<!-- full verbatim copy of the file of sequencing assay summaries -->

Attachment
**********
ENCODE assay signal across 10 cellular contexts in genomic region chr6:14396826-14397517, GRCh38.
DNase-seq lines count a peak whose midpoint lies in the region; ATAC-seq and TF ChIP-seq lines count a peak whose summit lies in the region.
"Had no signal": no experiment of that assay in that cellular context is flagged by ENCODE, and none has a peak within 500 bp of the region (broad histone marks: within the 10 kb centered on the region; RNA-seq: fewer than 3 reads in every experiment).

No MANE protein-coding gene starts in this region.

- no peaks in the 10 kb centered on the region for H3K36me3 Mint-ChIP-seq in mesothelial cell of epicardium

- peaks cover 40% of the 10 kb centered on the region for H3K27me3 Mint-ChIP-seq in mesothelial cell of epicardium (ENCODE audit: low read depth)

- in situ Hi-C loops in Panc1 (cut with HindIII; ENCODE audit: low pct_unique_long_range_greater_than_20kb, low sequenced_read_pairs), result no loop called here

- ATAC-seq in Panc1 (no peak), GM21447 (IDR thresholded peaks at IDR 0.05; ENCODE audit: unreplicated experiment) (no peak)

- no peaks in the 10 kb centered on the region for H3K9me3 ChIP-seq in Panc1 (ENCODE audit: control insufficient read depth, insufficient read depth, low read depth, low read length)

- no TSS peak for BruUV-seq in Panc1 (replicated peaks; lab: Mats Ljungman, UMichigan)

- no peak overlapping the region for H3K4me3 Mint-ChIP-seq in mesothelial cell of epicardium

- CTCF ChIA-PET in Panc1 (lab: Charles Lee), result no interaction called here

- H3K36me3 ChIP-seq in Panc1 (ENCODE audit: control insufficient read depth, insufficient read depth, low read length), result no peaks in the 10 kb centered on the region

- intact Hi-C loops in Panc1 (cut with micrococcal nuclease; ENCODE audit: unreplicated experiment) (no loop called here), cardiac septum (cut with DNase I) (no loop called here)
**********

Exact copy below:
ENCODE assay signal across 10 cellular contexts in genomic region chr6:14396826-14397517, GRCh38.
DNase-seq lines count a peak whose midpoint lies in the region; ATAC-seq and TF ChIP-seq lines count a peak whose summit lies in the region.
"Had no signal": no experiment of that assay in that cellular context is flagged by ENCODE, and none has a peak within 500 bp of the region (broad histone marks: within the 10 kb centered on the region; RNA-seq: fewer than 3 reads in every experiment).

No MANE protein-coding gene starts in this region.

- no peaks in the 10 kb centered on the region for H3K36me3 Mint-ChIP-seq in mesothelial cell of epicardium

- peaks cover 40% of the 10 kb centered on the region for H3K27me3 Mint-ChIP-seq in mesothelial cell of epicardium (ENCODE audit: low read depth)

- in situ Hi-C loops in Panc1 (cut with HindIII; ENCODE audit: low pct_unique_long_range_greater_than_20kb, low sequenced_read_pairs), result no loop called here

- ATAC-seq in Panc1 (no peak), GM21447 (IDR thresholded peaks at IDR 0.05; ENCODE audit: unreplicated experiment) (no peak)

- no peaks in the 10 kb centered on the region for H3K9me3 ChIP-seq in Panc1 (ENCODE audit: control insufficient read depth, insufficient read depth, low read depth, low read length)

- no TSS peak for BruUV-seq in Panc1 (replicated peaks; lab: Mats Ljungman, UMichigan)

- no peak overlapping the region for H3K4me3 Mint-ChIP-seq in mesothelial cell of epicardium

- CTCF ChIA-PET in Panc1 (lab: Charles Lee), result no interaction called here

- H3K36me3 ChIP-seq in Panc1 (ENCODE audit: control insufficient read depth, insufficient read depth, low read length), result no peaks in the 10 kb centered on the region

- intact Hi-C loops in Panc1 (cut with micrococcal nuclease; ENCODE audit: unreplicated experiment) (no loop called here), cardiac septum (cut with DNase I) (no loop called here)